By Emily Suzuki, MA, LAC
Have you sat and really considered your relationship with sadness?
I found myself pondering this question recently. On a run, I wondered why lately I had been feeling stuck and unmotivated to write, an activity that I usually love. On the surface, I was feeling frustrated with what seemed like writer’s block. I was repeatedly avoiding it, putting it off for a later time, and feeling resentful of the task.
As I named the frustration, I felt a softening, and uncovered another emotion. There, waiting and ignored, somewhere in my body, was sadness.
In conversation with clients, a similar process often unfolds in a session. Clients come to therapy and share their stories in which anger shows up in relationships, difficult communication patterns, injustices and racism, stress in work, home, loss, and change. Anger, frustration, and resentment is noticeable, sometimes even palpable.
When examined more closely or from a different angle, we might reveal what we are working so hard to hide or protect. After all, anger is our body’s very wise and primal instinct to defend against threat and survive. Sometimes, though, it can get in the way of identifying deeper emotions.
When there is anger or frustration, sadness is not far away.
Sadness is often confused with depression. Depression or Major Depressive Disorder is a common and serious medical illness that negatively affects how you feel, the way you think, and how you act. Sadness, however, is a core emotion and a part of being human. So, why do we fear feeling it so much?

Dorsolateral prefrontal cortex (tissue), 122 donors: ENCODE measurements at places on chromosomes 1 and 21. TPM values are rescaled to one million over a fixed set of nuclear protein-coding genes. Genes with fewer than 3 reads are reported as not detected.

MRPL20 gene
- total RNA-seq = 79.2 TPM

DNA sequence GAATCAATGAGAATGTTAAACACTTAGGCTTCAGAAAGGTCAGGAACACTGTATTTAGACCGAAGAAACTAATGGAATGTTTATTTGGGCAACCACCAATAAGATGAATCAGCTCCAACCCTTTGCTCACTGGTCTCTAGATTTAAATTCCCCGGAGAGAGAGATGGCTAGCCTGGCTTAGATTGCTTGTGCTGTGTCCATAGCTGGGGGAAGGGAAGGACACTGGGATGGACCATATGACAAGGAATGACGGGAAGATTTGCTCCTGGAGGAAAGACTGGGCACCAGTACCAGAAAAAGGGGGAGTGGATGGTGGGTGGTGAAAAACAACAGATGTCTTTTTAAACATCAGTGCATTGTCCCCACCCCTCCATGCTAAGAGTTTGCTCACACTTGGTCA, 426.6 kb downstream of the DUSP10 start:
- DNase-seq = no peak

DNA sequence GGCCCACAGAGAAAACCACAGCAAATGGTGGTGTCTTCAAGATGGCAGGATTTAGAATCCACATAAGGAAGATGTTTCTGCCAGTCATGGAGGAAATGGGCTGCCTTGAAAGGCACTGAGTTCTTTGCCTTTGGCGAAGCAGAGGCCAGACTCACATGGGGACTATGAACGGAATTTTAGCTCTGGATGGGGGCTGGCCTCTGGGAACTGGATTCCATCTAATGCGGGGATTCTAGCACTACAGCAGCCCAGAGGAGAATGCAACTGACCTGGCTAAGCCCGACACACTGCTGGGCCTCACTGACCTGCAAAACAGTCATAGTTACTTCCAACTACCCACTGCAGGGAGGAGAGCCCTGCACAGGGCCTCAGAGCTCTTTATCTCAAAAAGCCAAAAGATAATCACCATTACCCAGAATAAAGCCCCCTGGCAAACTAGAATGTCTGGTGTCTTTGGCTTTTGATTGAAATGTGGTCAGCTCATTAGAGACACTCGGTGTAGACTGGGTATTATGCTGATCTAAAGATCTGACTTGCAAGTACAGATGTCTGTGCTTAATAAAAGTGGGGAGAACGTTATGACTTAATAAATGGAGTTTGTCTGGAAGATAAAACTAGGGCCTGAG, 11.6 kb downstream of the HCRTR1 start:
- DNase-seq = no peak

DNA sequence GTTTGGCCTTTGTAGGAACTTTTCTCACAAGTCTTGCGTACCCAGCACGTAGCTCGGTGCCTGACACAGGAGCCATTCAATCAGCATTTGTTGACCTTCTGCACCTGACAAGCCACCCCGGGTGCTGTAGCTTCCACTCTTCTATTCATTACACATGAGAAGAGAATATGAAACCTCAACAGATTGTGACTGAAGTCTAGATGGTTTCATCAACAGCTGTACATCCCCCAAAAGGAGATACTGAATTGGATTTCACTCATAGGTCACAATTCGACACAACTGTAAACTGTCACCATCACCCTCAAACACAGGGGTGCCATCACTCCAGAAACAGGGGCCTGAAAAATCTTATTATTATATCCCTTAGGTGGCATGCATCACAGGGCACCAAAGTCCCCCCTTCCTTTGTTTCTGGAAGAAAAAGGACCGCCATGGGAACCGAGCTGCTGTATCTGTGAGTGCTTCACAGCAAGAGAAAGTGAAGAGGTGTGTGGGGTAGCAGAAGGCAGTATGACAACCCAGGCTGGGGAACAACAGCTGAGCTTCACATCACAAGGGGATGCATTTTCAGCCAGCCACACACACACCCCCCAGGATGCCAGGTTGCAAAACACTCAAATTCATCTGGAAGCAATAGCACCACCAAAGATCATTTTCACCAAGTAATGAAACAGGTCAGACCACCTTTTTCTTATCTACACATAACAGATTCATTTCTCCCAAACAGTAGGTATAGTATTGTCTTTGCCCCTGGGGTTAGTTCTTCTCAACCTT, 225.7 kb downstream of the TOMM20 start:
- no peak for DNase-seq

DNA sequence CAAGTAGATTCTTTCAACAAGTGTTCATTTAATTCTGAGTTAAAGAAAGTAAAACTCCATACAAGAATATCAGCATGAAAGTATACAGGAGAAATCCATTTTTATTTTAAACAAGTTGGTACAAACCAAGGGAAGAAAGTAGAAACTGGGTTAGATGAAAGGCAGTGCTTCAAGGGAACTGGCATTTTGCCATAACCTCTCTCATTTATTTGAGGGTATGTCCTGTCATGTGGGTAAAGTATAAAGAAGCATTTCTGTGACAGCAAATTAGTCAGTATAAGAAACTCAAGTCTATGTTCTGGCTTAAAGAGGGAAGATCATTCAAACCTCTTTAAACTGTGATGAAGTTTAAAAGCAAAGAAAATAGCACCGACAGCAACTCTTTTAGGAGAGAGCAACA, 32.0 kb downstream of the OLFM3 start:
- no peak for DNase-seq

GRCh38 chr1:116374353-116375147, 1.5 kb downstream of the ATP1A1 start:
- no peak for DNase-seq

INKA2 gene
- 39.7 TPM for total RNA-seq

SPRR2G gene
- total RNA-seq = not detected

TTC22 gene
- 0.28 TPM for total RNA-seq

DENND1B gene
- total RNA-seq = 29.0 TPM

At its root, sadness presents when we feel psychological and emotional pain. It is an uncomfortable feeling to sit with. Culturally, we aren’t provided much modeling of or support to learn how to be with sadness. Hence, we resort to doing what feels least painful, often suppressing it with denial or fighting it off with anger.
Circling back to my initial question, how is your relationship with sadness?
How do you experience it? Do you notice all the ways and times it shows up to point out a hurt that wants attention? Do you make space for the sadness to express itself? If so, how? And how much? Or is it too uncomfortable and unfamiliar? Do you avoid it at all costs?
Maybe like me, you fall into frustration or anger, and it takes a little effort and time to peel away the layers to identify the sadness underneath. In my case, I discovered that underneath the frustration was a sadness for not wanting to do something that usually gives me joy.
I came across a quote several years ago that centered me around this very idea. It said, there is more joy found in sorrow than in joy itself. This took me a minute to organize in my mind, and still does sometimes, but when I pause, I see its truth. The shadow side of sadness is joy. Through sadness, we mourn something loved, valued, meaningful, or precious to us.
As I continued on my run, these words came to me, “follow the sadness, let it be your guide.” Perhaps sadness is there on the surface, or maybe there are many layers needing to be unpacked to access it. However it lives in you now, remember that sadness is human, natural, and necessary in order to truly know and appreciate what it is we value and find joy in.
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Mindful and Multicultural Counseling Clinical Team
Therapists and psychologists committed to improving well being and mindful living.